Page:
“It’s the most complained about animal on Toronto’s prohibited animals list for smell and noise, attracting raccoons and rodents.” Belbeck strongly disagrees. “One of the concerns that has been raised are mice and rats; they’re already there. If you’re careful about how you’re storing your feed and how you’re feeding them, [the hens,] you can help to minimize those issues.”
And noise? Toronto Chickens founder said barking dogs are far often more of a cause of noise complaints than her chickens ever could be. Mihevc said a Niagara neighbourhood allowing backyard hens had 500 dog complaints last year compared to 10 for chickens.
Animal Alliance of Canada has opposed the pilot project. Director Liz White said the project “reeks of disposability,” from lack of public consultation to short-term rentals.
“When the egg-laying years decrease after 18 months, people generally don’t want the birds after [that],” White said. “What do they do with them? Do they turn them in? Do they let them out? Do they slaughter them in their own backyards even though it’s not allowed? We know this happens because we get complaints.”
Belbeck said she takes back hens that aren’t adopted after her company’s rental period, to live out their days on her farm.
But White balks at the transient nature of the city’s pilot project.
“How does it teach kids any responsibility for what is a living, sentient being when you don’t want it anymore?” White said.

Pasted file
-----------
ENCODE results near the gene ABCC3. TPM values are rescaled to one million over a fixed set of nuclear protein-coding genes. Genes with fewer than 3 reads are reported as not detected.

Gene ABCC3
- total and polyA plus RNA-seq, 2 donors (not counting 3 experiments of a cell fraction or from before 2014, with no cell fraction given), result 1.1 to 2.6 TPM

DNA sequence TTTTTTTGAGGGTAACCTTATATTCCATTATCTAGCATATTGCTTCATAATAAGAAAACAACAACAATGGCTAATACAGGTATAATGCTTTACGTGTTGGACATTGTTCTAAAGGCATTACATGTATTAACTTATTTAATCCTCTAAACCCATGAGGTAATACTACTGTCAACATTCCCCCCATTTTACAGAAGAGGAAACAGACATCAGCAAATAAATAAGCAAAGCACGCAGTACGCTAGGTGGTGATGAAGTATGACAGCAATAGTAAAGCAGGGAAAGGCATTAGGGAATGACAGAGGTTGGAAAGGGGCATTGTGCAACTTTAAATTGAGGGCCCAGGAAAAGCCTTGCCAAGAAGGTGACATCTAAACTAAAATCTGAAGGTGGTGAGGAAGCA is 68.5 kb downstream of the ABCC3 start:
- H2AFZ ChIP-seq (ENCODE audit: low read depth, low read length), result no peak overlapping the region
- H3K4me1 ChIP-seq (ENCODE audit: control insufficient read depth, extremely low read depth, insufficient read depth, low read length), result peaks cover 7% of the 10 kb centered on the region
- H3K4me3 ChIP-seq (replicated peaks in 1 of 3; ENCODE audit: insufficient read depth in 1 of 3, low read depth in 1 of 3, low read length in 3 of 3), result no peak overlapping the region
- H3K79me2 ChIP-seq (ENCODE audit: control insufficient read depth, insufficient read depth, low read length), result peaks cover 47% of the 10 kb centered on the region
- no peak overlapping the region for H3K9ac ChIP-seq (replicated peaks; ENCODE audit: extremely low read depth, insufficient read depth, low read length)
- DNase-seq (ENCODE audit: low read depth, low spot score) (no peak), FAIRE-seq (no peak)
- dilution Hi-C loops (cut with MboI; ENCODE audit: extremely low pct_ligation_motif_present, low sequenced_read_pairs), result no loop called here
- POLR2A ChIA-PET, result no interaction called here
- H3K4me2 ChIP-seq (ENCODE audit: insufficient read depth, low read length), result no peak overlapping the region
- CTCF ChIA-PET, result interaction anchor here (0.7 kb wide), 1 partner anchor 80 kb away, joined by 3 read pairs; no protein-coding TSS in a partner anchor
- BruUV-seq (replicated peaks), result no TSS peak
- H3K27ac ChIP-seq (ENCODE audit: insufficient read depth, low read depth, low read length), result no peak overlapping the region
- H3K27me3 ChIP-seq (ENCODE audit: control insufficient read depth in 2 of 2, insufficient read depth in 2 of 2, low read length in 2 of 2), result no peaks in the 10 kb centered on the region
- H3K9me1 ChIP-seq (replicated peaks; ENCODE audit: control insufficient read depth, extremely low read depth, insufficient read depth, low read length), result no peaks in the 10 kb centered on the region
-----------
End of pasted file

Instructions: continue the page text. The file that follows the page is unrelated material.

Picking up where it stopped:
Another concern is avian-related diseases, including salmonella. Toronto Public Health spokesperson Dr. Michael Finkelstein said that, although he is not aware of any local disease outbreaks related to backyard chickens or other livestock, there is currently an ongoing salmonella outbreak linked to contact or exposure to backyard chickens in the United States.
Still, Finkelstein agreed that hand-washing and keeping the areas clean would mitigate any possibility of illnesses spreading.
Bussin said he didn’t receive any complaints from the neighbours beside him but did receive one from an adjacent lot behind his property.
“We all have to be good neighbours,” said Bussin, who diligently cleaned his coop every day. “You have to be mindful of how your animals are going to interact with the neighbourhood.… It was definitely a worthwhile experience, but I wouldn’t want anyone to do it with their eyes closed.”